Wednesday, a federal judge ordered the "American Taliban" held without bond, citing Lindh's extreme flight risk. Despite pleas from his parents to release their son, the 20-year-old will remain in federal custody until his trial later this year. "It may be argued by the defense that the defendant is a loyal American," Judge Curtis Sewell said, "but the evidence before the court belies that assumption."
After the judge's decision was announced, Attorney General John Ashcroft told reporters he was "very pleased."
That ruling was just the latest in a string of damaging blows to Lindh's case, rounding out several days of setbacks. Tuesday, a federal grand jury indicted the native Californian on ten counts, including conspiring to kill U.S. nationals and using and carrying firearms during crimes of violence.
Meanwhile, new evidence has surfaced that's likely to provide further grist to anti-Lindh sentiment. In an e-mail Lindh sent to his mother, Marilyn Walker, in February 2000, he urges her to move to England. "I really don't know what your big attachement (sic) to America is all about. What has America ever done for anybody?"
In other messages, Lindh expresses his belief that the United States was responsible for starting the Gulf War and that the bombings of U.S. embassies in Africa "seemed far more likely to have been carried out by the American government than by Muslims."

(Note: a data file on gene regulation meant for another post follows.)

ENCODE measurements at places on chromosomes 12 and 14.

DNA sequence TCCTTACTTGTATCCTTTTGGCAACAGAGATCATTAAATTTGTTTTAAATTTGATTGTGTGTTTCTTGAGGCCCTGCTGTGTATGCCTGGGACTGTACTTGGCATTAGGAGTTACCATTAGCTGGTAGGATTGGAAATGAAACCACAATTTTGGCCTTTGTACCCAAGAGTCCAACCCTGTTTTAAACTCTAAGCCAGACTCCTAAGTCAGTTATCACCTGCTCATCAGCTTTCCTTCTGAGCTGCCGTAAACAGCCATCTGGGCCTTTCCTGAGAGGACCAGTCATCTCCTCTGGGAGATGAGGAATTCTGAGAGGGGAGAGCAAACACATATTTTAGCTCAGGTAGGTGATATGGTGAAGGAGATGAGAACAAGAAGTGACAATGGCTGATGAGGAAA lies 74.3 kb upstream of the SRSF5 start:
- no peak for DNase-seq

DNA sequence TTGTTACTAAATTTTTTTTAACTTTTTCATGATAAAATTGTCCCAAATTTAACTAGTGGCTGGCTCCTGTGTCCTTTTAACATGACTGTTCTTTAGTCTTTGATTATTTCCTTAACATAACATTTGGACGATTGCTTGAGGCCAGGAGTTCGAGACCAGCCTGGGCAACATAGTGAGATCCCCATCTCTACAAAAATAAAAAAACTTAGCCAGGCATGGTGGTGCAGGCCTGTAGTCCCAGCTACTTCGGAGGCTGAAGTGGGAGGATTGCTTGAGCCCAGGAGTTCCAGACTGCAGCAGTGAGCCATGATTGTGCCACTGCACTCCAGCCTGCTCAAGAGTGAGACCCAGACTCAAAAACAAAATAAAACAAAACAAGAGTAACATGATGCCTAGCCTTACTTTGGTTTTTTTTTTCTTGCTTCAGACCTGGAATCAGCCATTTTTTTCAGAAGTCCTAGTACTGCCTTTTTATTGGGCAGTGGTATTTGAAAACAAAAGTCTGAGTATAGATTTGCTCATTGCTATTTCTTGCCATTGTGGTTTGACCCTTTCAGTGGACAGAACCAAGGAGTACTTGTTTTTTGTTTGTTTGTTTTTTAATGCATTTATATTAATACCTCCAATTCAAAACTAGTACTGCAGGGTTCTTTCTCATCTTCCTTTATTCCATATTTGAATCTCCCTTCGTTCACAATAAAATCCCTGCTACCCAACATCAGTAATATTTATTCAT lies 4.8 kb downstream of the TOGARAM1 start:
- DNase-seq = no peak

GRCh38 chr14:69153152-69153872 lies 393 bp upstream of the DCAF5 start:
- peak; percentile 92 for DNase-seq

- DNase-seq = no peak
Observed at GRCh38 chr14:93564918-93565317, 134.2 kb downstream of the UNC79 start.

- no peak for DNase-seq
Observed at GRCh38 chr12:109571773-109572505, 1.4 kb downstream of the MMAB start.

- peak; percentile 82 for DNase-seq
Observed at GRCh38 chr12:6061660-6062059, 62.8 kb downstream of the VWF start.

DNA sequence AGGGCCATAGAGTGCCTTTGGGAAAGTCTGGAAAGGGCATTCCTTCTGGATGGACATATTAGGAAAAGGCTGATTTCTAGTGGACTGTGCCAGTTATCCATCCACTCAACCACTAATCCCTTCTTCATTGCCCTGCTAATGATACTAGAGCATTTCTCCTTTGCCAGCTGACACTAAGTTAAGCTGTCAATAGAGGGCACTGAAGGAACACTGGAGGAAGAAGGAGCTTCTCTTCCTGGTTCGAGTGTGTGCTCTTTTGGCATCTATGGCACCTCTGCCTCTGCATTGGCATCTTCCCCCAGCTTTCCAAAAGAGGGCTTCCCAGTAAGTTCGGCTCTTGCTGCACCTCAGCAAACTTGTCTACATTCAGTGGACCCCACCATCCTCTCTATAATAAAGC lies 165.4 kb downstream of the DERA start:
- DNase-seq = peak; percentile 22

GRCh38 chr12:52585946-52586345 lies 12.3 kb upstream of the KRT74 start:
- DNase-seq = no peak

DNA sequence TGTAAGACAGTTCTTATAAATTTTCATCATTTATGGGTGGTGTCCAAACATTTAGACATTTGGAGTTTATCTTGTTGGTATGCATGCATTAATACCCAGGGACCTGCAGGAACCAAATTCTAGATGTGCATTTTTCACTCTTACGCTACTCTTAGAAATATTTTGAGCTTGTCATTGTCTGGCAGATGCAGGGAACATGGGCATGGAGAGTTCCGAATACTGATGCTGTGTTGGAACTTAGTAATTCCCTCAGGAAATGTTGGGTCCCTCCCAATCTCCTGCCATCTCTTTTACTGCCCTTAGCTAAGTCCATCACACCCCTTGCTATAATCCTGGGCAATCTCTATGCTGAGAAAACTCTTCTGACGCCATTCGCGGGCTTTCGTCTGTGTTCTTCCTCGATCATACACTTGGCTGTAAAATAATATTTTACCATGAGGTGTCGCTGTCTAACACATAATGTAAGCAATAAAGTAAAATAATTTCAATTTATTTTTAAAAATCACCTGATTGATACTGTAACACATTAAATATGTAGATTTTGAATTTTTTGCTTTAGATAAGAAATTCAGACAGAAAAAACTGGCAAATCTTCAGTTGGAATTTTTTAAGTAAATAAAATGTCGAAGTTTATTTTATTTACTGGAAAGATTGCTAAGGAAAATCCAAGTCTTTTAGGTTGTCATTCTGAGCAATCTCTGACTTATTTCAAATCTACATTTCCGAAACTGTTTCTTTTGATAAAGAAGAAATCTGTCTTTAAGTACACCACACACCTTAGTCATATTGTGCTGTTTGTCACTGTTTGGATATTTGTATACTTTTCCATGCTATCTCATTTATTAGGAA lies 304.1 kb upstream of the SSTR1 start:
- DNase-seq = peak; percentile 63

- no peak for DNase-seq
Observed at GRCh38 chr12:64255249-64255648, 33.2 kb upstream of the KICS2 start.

Lindh's parents and lawyers maintain he "loves America," but Ashcroft dismisses their claims, saying, "Americans who love their country don't dedicate themselves to killing Americans."
None of this is helping Lindh's defense team; attorney James Brosnahan is not having much luck finding an audience for his case, i.e. that Lindh is being used by the U.S. Justice Department as a sacrificial lamb in the war on terrorism. "In my view," he told reporters outside the Virginia courthouse, "they have brought out the cannon to shoot the mouse." The defense team will likely counter government claims that Lindh willingly joined in a jihad against Americans by arguing that when Lindh joined the Taliban, they were engaged in fighting the Northern Alliance at the time, a long-standing enemy of the U.S.
Brosnahan apparently hopes to use Ashcroft's unchecked enthusiasm for the prosecution of this case as evidence the government is not dedicated to conducting a fair trial. He also told reporters his client was denied access to an attorney and subjected to "highly coercive" conditions while in custody of the U.S. military. Ashcroft bridled at the suggestion: Lindh's legal rights, the AG told reporters Tuesday, "have been carefully, scrupulously honored."
Unlike after his initial court appearance, Lindh's parents did not speak with the press this week. They sat silently in the courthouse, watching their jumpsuit-clad, beardless son.
Lindh will appear in court again Monday for his arraignment, when he'll be asked to enter a plea: guilty or not guilty. In the meantime, his parents and lawyers will spend much of the weekend fighting the impression that the question's been answered already.